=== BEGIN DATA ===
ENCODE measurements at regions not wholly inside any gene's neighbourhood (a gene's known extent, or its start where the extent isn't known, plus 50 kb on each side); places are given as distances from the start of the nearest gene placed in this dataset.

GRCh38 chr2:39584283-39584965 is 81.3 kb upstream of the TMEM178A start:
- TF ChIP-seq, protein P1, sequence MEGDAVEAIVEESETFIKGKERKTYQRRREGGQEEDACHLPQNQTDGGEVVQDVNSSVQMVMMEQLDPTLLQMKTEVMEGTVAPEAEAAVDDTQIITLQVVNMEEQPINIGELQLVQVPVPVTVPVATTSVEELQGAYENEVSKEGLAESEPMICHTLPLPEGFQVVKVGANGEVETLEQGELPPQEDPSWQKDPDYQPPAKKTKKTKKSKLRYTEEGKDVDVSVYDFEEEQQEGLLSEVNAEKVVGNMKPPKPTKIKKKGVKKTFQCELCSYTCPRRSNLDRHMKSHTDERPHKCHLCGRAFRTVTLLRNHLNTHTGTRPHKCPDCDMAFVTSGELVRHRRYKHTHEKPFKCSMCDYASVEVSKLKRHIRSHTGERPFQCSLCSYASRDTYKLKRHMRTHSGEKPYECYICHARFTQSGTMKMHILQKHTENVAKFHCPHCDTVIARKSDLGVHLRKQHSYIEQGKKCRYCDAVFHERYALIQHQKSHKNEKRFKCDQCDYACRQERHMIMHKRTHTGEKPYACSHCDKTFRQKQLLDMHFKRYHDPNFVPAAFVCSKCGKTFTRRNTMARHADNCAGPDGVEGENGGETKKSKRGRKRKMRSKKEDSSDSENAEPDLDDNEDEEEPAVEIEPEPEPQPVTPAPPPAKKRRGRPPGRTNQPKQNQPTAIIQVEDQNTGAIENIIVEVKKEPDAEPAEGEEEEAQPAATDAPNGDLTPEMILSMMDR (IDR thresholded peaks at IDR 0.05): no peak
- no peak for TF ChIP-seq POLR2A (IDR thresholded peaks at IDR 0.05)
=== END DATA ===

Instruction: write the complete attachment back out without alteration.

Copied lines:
ENCODE measurements at regions not wholly inside any gene's neighbourhood (a gene's known extent, or its start where the extent isn't known, plus 50 kb on each side); places are given as distances from the start of the nearest gene placed in this dataset.

GRCh38 chr2:39584283-39584965 is 81.3 kb upstream of the TMEM178A start:
- TF ChIP-seq, protein P1, sequence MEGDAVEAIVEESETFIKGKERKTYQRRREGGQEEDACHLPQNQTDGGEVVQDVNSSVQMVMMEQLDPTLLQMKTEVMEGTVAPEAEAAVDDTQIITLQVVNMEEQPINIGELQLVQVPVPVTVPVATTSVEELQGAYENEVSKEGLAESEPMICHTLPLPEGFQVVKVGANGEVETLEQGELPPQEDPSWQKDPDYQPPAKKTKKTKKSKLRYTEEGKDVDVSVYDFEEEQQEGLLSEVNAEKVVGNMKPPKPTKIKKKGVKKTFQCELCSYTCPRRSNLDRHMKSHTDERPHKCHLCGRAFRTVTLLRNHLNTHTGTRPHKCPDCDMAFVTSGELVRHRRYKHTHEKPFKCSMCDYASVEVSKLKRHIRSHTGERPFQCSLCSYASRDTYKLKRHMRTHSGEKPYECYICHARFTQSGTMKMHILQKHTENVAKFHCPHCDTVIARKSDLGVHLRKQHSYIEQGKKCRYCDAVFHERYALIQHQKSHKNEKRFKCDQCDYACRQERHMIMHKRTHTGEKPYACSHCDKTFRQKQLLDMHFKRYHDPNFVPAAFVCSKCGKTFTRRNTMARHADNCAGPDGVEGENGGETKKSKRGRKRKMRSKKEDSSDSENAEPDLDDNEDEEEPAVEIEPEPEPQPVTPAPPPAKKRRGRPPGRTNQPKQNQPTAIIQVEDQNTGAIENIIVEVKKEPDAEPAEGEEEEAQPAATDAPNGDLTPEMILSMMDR (IDR thresholded peaks at IDR 0.05): no peak
- no peak for TF ChIP-seq POLR2A (IDR thresholded peaks at IDR 0.05)